Record Label and Music Spotlight 

January 2003



Dave Reynolds
on Guitar Dave

Jigsaw Seen
on Vibrophonic Recordings

Ray Bennett
on Mintspy / Voiceprint


ADRIAN GALYSH - A real leap forward in both sound and scope in the fusion guitar world, the 2002 CD King Friday is the finest album yet from L.A.-based guitar ace Adrian Galysh who broke big with his 2000 album Venusian Sunrise. Assisted by some excellent players including guest keyboards from Mike Keneally, Galysh merges stylish fretboard work with memorable melodic contenton on King Friday. The rapidly ascending Galysh sounds influenced on some levels by ace pickers like Steve Vai and Steve Morse. Combined with influences like melodic flair of Yes virtuoso Steve Howe and it seems like a good case of the Steves! Interestingly the album’s one cover is smokin fusion instro of the ‘70s Sugarloaf hit “Green Eyed Lady” and the Galysh version even features the original Sugarloaf keyboard player and vocalist Jerry Corbetta. There is room for originality at the top of the guitar world and Galysh proves it with the instrumental guitar extrapolations of King Friday.

ASTRALWERKS - Back in the ‘60s singer songwriter Lee Hazlewood wrote top 40 records for Nancy Sinatra (the chart-topping “These Boots Are Made For Walkin’) and Dean Martin and having already worked closely with guitar innovator Duane Eddy of perfecting his late ‘50s twang. Kudos for NYC-based Astralwerks for their 2002 eclectic pop tribute to Hazlewood entitled Total Lee! - The Songs Of Lee Hazlewood. A range of prominent pop groups partake in the freshly recorded 16 track set including The Webb Brothers (the CD highlight with “Some Velvet Morning”), St. Etienne, Calexico and Tindersticks to name a few. Striking artwork, vintage photos and new interviews with the artist put a cool new face on Hazelwood’s timeless, ‘60s-flecked pop gems.

GUITAR DAVE - Pastoral and meditative, the latest CD from Maryland guitarist Dave Reynolds is appropriately titled Solo. Merging his knowledge of jazz guitar technique with his expertise as a solo classical guitarist, his fourth CD, Solo features ten Reynolds solo guitar originals along with covers of “Prelude No. 5” from Heitor Villa-Lobos and “The Mozart Variations” by Fernando Sor. Having studied privately with Sharon Isbin and performed in master classes for Manuel Barrueco and Christopher Parkening, Reynolds once again proves his worth as a composing guitarist and recording artist with the extremely listenable nylon string guitar sounds of Solo.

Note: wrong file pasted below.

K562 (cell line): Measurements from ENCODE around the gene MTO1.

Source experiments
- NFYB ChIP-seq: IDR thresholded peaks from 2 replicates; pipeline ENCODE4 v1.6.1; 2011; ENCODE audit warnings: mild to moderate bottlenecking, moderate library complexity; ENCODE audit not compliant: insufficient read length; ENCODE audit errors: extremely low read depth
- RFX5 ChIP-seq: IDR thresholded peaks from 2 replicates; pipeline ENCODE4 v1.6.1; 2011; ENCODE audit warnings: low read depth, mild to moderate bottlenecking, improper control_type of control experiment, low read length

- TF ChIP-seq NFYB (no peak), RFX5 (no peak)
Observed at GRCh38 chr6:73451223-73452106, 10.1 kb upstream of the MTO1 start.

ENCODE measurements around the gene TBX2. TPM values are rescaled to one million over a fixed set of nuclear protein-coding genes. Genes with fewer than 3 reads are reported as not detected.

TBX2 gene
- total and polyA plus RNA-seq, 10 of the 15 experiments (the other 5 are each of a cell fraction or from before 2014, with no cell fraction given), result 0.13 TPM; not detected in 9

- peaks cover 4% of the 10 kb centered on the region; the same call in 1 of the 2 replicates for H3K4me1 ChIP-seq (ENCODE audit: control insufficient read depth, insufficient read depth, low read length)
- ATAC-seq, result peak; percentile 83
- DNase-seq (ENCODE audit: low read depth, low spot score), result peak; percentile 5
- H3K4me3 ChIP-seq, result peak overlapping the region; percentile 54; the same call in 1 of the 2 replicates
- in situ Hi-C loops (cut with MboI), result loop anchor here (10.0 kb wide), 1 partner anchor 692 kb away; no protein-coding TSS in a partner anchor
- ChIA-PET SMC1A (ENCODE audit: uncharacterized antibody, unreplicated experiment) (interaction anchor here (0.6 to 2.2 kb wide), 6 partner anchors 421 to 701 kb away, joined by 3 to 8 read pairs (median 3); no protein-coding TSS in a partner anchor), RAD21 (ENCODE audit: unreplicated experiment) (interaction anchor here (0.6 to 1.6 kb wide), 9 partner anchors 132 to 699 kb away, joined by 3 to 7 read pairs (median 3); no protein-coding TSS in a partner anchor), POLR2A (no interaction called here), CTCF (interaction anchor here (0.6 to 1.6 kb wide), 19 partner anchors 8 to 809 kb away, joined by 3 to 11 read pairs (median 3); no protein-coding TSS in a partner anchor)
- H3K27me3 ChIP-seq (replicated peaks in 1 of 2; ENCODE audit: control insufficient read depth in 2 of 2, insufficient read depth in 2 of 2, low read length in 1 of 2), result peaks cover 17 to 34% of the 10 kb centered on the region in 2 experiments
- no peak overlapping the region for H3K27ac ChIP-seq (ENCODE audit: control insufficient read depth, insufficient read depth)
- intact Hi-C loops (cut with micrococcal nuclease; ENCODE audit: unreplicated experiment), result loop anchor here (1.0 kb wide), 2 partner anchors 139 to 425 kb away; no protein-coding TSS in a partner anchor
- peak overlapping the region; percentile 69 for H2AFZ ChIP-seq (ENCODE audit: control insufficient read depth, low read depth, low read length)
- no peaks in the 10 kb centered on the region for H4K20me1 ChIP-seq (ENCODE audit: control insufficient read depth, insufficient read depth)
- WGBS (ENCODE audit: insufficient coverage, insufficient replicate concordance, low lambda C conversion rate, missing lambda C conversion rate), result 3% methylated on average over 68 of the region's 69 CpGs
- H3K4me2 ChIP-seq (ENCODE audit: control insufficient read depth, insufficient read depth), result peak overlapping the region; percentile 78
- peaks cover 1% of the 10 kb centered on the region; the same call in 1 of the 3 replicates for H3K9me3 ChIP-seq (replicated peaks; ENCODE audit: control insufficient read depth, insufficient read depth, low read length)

HARVEY BAND - Rocking and rolling in Upstate, N.Y. since the release of their ‘93 album Crossfire, Harvey Band returns in style with their 2002 acoustic album Green Flats Road. Not acoustic in the traditional sense, the album is well rounded and flows like river with an abundance of scenic and melodic touches. Guitar ace Harvey Possemato displays some inspiring fretboard techniques and he receives strong support from fine players like Paul Hammerick (drums), Keith Laurier (bas) and Gary Guth (guitar, keyboards). Inspired by a beautiful country setting in the Catskill Mountains of New York, the all instrumental, superbly recorded 11 track Green Flats Road tastefully mixes country swing, jazz guitar techniques and pop sensibilities and overall the album makes for really pleasant listening indeed. Employing a range of vintage guitars including his Guild GF60NT, Possemato further establishes himself as a guitarist to keep an eye on.

MINTSPY / VOICEPRINT - Although he’s renowned as the bass player in the great, early '70s U.K. progressive rock group Flash, the multi-talented Ray Bennett has evolved into a fine guitar player over the years. So much so, that he’s in the midst of reforming Flash after nearly 30 years, although sadly without original Flash and Yes guitarist Pete Banks. Regarding the planned 2003 reformation of Flash, Bennett adds “And the way it worked out is that Peter Banks is not going to be involved. I'm playing guitar and we have a new bass player. Colin Carter and Mike Hough are the same as ever and in fine shape, and there will be a keyboard player.” Bennett’s 2001 solo album Whatever Falls clearly reflects the progress he’s made since moving to NYC back in the late ‘80s. A mix of atmospheric guitar-based rock instrumentals and songs that feature his vocals, the skillfully recorded Whatever Falls clearly falls into the progressive rock genre and is essential listening for those who enjoyed those fabulous Flash albums from the early ‘70s. Also available on CD from Bennett on Mintspy / Voiceprint is Angels & Ghosts—a 15 track compilation including lost Flash music featuring Banks, a snippet from a Bennett interview WLIR back in ‘77 as well as a range tracks recorded by Bennett since his arrival in NYC. Both CDs feature a wealth of historical information written by Bennett and rare color pictures.

VIBROPHONIC RECORDINGS - The ‘90s were kind to the spirit of ‘60s rock. One of the best group’s to came out of the ‘90s power pop revival, The Jigsaw Seen have an excellent CD out called Songs Mama Used To Sing on L.A.-based Vibrophonic Recordings. A collection of five 2002 tracks, the 10 track 33 minute set also spotlights five of the group’s well done tribute recordings from the mid to late ‘90s, including spirited covers of tracks by originally done by The Who (“Tattoo”), The Yardbirds (“Still I’m Sad”) and more. In addition the CD features dazzling cover art echoing those classic Warner Bros. Lp jackets of the late ‘60s.

Attention Artists and Record Companies: Have your CD reviewed in and 20th Century Guitar. Send to P.O. Box 630249, Little Neck, N.Y. 11363-0249 e-mail:







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